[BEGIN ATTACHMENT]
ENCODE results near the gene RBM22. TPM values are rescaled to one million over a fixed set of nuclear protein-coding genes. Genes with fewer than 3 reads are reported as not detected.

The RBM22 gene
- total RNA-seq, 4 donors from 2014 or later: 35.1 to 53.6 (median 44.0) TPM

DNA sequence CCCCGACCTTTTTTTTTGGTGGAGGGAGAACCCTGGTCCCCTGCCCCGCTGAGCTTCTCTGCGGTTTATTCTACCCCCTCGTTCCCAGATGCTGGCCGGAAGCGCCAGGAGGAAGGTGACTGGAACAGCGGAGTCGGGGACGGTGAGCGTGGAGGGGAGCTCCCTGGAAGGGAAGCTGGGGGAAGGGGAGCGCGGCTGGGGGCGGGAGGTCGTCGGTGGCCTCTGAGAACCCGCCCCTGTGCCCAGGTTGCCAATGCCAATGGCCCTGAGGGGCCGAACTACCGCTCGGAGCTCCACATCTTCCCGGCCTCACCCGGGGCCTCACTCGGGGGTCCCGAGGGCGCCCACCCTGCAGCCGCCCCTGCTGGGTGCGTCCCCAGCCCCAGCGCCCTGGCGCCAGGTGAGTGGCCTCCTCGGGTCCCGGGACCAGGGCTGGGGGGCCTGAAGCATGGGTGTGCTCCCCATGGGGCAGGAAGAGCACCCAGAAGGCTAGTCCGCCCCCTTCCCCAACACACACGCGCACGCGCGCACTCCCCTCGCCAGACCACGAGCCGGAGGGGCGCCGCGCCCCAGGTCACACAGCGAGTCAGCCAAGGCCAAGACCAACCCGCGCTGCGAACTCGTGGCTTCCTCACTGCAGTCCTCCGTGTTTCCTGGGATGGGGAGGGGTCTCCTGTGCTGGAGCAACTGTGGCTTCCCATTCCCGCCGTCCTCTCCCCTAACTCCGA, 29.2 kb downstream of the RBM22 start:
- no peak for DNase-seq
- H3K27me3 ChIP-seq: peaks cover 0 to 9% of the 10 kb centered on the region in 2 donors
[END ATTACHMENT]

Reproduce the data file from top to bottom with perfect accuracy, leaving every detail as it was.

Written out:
ENCODE results near the gene RBM22. TPM values are rescaled to one million over a fixed set of nuclear protein-coding genes. Genes with fewer than 3 reads are reported as not detected.

The RBM22 gene
- total RNA-seq, 4 donors from 2014 or later: 35.1 to 53.6 (median 44.0) TPM

DNA sequence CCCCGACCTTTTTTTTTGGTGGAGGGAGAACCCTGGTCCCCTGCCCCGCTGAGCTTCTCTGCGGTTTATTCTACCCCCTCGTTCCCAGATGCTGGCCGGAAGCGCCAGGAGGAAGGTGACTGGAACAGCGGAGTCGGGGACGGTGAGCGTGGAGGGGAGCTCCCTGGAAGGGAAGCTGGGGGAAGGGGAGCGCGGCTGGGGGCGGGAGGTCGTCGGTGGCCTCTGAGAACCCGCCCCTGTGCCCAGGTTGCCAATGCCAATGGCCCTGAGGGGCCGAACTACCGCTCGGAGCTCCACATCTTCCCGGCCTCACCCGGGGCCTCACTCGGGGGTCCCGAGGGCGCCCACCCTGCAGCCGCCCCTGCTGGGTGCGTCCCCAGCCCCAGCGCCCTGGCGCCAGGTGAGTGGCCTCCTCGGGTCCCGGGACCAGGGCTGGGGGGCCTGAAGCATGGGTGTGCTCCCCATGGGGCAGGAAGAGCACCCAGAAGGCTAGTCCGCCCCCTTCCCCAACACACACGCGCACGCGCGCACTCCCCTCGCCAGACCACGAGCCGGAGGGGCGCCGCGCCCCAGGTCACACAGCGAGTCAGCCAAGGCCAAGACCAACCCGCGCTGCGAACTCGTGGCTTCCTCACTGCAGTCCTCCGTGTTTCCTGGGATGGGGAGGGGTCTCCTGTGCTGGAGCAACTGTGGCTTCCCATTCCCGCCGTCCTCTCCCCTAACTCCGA, 29.2 kb downstream of the RBM22 start:
- no peak for DNase-seq
- H3K27me3 ChIP-seq: peaks cover 0 to 9% of the 10 kb centered on the region in 2 donors